After days of rumors, AT&T finally sent an official statement to the press (including yours truly) on Friday, confirming what many had already expected—namely, that it will soon start slowing (or “throttling”) the data speeds of its heaviest smartphone users.
So, what does this mean for you and your AT&T smartphone data plan? Do you need to start watching how much you surf, stream, and download?
First of all, what the heck does “throttling” mean?
Don’t worry, no one’s going to get choked to death. When it comes to data networks (wireless or otherwise), “throttling” means deliberately slowing down the speed of your downloads—typically because your carrier thinks you’ve been consuming too much data.
Who exactly is AT&T threatening to throttle?
According to AT&T, only a “very small minority” of smartphone users may be subject to throttling—specifically, those in “the top 5 percent of our heaviest data users.”
Does this apply to those on AT&T’s “capped” data plans (like the 2 GB, $25-a-month DataPro plan, or the 200 MB DataPlus plan for $15 a month)?
Nope, only those who’ve been grandfathered in to AT&T’s old unlimited 3G plan, which is no longer an option for new customers.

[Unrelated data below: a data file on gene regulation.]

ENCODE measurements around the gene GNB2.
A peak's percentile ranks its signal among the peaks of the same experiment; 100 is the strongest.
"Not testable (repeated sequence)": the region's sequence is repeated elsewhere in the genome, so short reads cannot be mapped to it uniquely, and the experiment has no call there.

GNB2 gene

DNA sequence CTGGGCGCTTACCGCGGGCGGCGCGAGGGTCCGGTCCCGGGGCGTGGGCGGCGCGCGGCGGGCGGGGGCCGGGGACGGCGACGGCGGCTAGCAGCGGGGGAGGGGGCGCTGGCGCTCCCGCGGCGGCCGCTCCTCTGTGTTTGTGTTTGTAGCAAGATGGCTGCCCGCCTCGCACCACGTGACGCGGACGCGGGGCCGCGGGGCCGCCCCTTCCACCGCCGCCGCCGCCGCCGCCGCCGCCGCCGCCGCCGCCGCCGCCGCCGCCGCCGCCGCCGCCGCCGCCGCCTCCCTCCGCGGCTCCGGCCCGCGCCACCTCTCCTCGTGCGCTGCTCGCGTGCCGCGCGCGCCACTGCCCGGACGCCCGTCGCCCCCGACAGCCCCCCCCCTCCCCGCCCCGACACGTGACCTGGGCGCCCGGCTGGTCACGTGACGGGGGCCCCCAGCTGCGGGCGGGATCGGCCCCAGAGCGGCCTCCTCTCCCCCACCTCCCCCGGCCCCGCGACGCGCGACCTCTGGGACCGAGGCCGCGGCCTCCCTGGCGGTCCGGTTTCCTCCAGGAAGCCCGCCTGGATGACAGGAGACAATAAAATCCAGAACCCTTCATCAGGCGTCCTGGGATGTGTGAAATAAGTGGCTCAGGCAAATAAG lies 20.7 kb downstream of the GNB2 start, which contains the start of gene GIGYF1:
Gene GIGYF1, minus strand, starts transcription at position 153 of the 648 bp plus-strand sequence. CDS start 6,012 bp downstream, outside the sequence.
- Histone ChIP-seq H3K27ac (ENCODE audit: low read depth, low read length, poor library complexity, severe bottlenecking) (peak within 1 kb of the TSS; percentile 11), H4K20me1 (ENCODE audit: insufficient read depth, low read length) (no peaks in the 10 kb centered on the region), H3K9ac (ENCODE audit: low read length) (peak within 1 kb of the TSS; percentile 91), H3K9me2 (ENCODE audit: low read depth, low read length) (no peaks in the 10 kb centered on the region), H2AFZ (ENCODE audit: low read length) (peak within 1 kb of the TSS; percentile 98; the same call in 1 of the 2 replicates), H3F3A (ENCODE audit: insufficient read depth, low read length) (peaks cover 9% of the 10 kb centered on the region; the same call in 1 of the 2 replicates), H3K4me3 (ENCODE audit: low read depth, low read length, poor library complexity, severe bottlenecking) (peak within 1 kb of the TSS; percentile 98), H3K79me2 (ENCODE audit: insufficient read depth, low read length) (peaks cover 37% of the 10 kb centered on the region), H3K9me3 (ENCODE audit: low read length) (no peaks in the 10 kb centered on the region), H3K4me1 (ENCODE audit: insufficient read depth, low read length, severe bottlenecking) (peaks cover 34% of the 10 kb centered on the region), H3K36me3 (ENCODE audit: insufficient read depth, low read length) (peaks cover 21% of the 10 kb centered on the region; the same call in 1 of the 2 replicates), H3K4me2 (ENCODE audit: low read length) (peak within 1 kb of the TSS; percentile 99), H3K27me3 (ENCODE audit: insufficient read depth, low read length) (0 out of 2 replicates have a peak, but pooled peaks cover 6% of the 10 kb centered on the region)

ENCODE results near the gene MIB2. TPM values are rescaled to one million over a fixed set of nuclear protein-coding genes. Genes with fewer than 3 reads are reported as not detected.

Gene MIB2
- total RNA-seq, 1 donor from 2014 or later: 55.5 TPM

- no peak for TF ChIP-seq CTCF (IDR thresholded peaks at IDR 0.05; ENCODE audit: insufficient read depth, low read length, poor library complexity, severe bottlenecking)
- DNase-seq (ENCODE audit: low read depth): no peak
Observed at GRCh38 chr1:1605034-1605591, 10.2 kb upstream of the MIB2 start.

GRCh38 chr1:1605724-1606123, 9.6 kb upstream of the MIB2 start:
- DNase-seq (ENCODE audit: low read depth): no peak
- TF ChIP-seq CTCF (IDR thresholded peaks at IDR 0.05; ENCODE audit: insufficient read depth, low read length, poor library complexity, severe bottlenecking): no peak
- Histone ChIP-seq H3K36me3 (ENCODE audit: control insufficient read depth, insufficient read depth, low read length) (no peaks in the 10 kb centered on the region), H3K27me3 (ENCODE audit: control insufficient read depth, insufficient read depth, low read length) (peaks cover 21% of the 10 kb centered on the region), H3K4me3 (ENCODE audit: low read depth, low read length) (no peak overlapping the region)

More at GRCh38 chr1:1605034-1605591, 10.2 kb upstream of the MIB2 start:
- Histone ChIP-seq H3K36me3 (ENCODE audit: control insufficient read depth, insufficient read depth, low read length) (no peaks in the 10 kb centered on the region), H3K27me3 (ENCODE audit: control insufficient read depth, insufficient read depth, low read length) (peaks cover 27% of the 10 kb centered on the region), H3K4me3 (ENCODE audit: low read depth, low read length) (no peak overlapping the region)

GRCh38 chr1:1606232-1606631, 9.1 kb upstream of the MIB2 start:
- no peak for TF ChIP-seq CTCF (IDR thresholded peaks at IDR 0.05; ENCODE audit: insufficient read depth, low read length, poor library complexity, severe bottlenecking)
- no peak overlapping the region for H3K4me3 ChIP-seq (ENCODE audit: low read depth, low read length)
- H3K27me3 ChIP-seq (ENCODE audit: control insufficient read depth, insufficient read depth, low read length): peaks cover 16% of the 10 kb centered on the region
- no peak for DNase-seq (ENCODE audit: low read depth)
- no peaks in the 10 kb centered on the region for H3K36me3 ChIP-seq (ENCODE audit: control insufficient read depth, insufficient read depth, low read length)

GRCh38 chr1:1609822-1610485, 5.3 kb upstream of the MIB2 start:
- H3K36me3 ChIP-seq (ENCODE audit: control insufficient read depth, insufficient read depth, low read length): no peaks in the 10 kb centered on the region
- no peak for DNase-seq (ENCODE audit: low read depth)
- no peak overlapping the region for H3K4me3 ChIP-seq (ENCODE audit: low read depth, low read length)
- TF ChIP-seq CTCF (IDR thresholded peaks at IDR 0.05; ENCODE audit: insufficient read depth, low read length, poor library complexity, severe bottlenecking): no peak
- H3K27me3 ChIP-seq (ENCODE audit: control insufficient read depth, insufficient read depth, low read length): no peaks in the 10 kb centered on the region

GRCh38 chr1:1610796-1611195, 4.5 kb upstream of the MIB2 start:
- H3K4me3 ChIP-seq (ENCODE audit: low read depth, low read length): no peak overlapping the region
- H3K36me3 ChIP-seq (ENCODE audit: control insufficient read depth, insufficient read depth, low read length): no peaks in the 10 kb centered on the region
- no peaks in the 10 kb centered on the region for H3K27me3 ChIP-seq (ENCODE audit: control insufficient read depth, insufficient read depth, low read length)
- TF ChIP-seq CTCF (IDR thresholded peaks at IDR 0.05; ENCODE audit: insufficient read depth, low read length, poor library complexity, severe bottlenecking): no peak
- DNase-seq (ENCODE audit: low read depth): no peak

How will I know when I’m in danger of being throttled?
AT&T didn’t go into detail in its statement, but it did promise that there would be “no changes for the vast majority of customers.” As far as how much data is too much is concerned, the carrier warned that “streaming large amounts of video and music daily” or “sending large data files” might do the trick.
When does this new “throttling” policy take effect?
On October 1, AT&T says.
What if I like streaming tons of video over my unlimited AT&T data plan?
Well, AT&T’s statement Friday made it pretty clear that it’s their way or the highway:
The bottom line is our customers have options. They can choose to stay on their unlimited plans and use unlimited amounts of data, but may experience reduced speeds at some point if they are an extraordinarily heavy data user. If speed is more important, they may wish to switch to a tiered usage plan, where customers can pay for more data if they need it and will not see reduced speeds.
It sounds like the big wireless carriers are slowly but surely doing away with their unlimited data plans, yes?
Well said. Verizon ditched its own unlimited 3G data plan early this month, and T-Mobile already throttles its smartphone data plans once you reach a certain limit. That leaves Sprint as the last big national wireless carrier with a truly unlimited smartphone data plan.
Have more questions about AT&T’s new data policy—or “throttling” in general? Let me know!